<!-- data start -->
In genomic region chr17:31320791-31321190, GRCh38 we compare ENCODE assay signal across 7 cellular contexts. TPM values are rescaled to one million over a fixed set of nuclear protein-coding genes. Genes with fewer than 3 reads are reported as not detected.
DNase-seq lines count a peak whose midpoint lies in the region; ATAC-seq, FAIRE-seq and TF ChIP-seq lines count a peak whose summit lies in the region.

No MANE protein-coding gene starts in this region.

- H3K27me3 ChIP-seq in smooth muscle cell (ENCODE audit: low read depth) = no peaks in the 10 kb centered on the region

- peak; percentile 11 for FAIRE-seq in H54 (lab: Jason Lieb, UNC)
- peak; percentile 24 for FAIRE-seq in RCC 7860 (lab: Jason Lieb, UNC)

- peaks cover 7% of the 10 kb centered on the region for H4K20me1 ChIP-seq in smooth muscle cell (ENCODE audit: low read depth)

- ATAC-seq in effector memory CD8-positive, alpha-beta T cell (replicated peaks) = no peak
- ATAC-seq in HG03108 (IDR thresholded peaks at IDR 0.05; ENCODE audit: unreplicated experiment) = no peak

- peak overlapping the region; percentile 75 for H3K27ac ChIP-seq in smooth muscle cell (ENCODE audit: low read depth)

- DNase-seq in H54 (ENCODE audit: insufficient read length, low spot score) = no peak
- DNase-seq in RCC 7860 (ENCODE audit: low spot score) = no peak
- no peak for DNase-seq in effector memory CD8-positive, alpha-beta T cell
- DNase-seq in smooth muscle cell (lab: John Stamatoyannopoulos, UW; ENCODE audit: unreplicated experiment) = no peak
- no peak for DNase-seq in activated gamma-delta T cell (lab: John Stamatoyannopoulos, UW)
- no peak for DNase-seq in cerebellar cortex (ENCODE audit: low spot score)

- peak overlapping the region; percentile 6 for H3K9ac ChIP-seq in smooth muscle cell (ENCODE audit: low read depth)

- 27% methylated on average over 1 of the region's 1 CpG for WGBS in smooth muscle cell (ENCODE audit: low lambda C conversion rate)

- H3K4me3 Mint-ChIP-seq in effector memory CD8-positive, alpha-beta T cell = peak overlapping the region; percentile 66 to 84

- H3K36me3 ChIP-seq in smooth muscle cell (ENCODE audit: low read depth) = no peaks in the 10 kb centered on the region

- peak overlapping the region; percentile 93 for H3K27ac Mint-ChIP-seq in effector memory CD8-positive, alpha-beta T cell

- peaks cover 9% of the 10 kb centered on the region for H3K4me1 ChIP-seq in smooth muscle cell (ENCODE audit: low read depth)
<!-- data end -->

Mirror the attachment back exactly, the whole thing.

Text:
In genomic region chr17:31320791-31321190, GRCh38 we compare ENCODE assay signal across 7 cellular contexts. TPM values are rescaled to one million over a fixed set of nuclear protein-coding genes. Genes with fewer than 3 reads are reported as not detected.
DNase-seq lines count a peak whose midpoint lies in the region; ATAC-seq, FAIRE-seq and TF ChIP-seq lines count a peak whose summit lies in the region.

No MANE protein-coding gene starts in this region.

- H3K27me3 ChIP-seq in smooth muscle cell (ENCODE audit: low read depth) = no peaks in the 10 kb centered on the region

- peak; percentile 11 for FAIRE-seq in H54 (lab: Jason Lieb, UNC)
- peak; percentile 24 for FAIRE-seq in RCC 7860 (lab: Jason Lieb, UNC)

- peaks cover 7% of the 10 kb centered on the region for H4K20me1 ChIP-seq in smooth muscle cell (ENCODE audit: low read depth)

- ATAC-seq in effector memory CD8-positive, alpha-beta T cell (replicated peaks) = no peak
- ATAC-seq in HG03108 (IDR thresholded peaks at IDR 0.05; ENCODE audit: unreplicated experiment) = no peak

- peak overlapping the region; percentile 75 for H3K27ac ChIP-seq in smooth muscle cell (ENCODE audit: low read depth)

- DNase-seq in H54 (ENCODE audit: insufficient read length, low spot score) = no peak
- DNase-seq in RCC 7860 (ENCODE audit: low spot score) = no peak
- no peak for DNase-seq in effector memory CD8-positive, alpha-beta T cell
- DNase-seq in smooth muscle cell (lab: John Stamatoyannopoulos, UW; ENCODE audit: unreplicated experiment) = no peak
- no peak for DNase-seq in activated gamma-delta T cell (lab: John Stamatoyannopoulos, UW)
- no peak for DNase-seq in cerebellar cortex (ENCODE audit: low spot score)

- peak overlapping the region; percentile 6 for H3K9ac ChIP-seq in smooth muscle cell (ENCODE audit: low read depth)

- 27% methylated on average over 1 of the region's 1 CpG for WGBS in smooth muscle cell (ENCODE audit: low lambda C conversion rate)

- H3K4me3 Mint-ChIP-seq in effector memory CD8-positive, alpha-beta T cell = peak overlapping the region; percentile 66 to 84

- H3K36me3 ChIP-seq in smooth muscle cell (ENCODE audit: low read depth) = no peaks in the 10 kb centered on the region

- peak overlapping the region; percentile 93 for H3K27ac Mint-ChIP-seq in effector memory CD8-positive, alpha-beta T cell

- peaks cover 9% of the 10 kb centered on the region for H3K4me1 ChIP-seq in smooth muscle cell (ENCODE audit: low read depth)